Child custody laws in South Africa are governed by the Children’s Act which also defines parental rights and responsibilities.
Parents have a fundamental responsibility to be actively involved in their child’s lives. However, in some cases the parents are unable to find mutual grounds regarding their child’s best interests.
In most cases where parents are divorced or separated, issues regarding their children begin to arise.
Issues will vary depending on the circumstances of the family but often the problems faced when it comes to deciding which parent gets custody can be the school the child attends, the amount of contact the other parent has with the child or which is the best extra-mural activity for the child.
Furthermore, there are cases where either or both parents want full custody over their children.
Regardless of the issues, if the parents are unable to agree with each other, it may be necessary for them to seek assistance from a third party.
Responsibilities parents have to their children are defined according to Section 18 of the Children’s Act 38 of 2005:
By default, parents should have certain parental responsibilities to their children. However, sometimes parents are unable to come to agreement about how exactly their rights should be exercised.
In these cases, the section 33 and 34 of the Children’s Act stipulates that they should attempt to enter into a parental rights and responsibilities agreement, also known as a parenting plan.
In order to avoid going to court, parents should see an expert such as a psychiatrist or social worker who can assist them in resolving the issues they may have.
Additionally, parents may approach the Office of the Family Advocate. If all goes according to plan, a parenting plan may be drawn up and entered into by the parents.
This plan may be registered with the Office of the Family Advocate or made an Order of Court.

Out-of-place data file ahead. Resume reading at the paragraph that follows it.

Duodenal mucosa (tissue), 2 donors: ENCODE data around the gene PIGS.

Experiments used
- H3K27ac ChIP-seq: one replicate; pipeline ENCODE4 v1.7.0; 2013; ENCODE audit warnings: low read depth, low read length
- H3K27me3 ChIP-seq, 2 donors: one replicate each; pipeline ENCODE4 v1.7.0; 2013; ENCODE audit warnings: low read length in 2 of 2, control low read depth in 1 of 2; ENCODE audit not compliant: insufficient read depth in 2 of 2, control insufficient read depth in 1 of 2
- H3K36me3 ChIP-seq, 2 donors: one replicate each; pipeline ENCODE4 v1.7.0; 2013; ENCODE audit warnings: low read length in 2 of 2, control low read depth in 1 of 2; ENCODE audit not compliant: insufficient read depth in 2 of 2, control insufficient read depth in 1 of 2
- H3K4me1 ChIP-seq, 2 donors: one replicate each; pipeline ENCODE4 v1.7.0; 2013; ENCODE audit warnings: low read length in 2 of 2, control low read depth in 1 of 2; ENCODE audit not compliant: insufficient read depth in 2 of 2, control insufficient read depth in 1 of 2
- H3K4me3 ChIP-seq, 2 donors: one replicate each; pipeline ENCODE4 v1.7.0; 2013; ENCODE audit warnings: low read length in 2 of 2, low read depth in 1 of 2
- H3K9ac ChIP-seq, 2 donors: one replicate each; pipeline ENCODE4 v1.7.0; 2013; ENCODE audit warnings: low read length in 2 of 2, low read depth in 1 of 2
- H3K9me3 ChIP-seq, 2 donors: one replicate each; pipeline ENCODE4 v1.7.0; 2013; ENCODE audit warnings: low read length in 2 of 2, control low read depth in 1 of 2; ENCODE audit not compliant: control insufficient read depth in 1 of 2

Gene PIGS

When parents are unable to agree on a parenting plan, they will need to approach either the High Court or the Children’s Court in their respective area of residence.
In South Africa, parents are not required to make use of legal representation and may choose to represent themselves in Court.
The Children’s Court would be the best choice for parents who either cannot afford legal representation or would prefer to represent themselves.
Once you have approached the Children’s Court, they issue you with forms to be completed. Once the forms are filled in, they will issue a summons to the other parent to appear in Court on a specific date.
There is a High Court in every province which implements procedures far more complicated than that of the Children’s Court.
The High Court is an option for parents who can afford an advocate and an attorney to represent them. There are specific documents which must be drafted, namely a founding Affidavit as well as a Notice of Motion.
When deciding how contact or visitation should be exercised, the court looks at relevant issues which may be present. These issues vary and are unique to each family.
The following are factors which may limit your parental rights of care or contact:
The final decision of the Court is based on each parent’s story as well as a report drafted by either the Office of the family advocate or a state appointed social worker.
After taking everything into careful consideration, the Court will make its decision based on what is in the child’s best interest.
Our attorneys are experts in family law including child custody law. Contact us to find out how we can assist you with obtaining full custody of your child.
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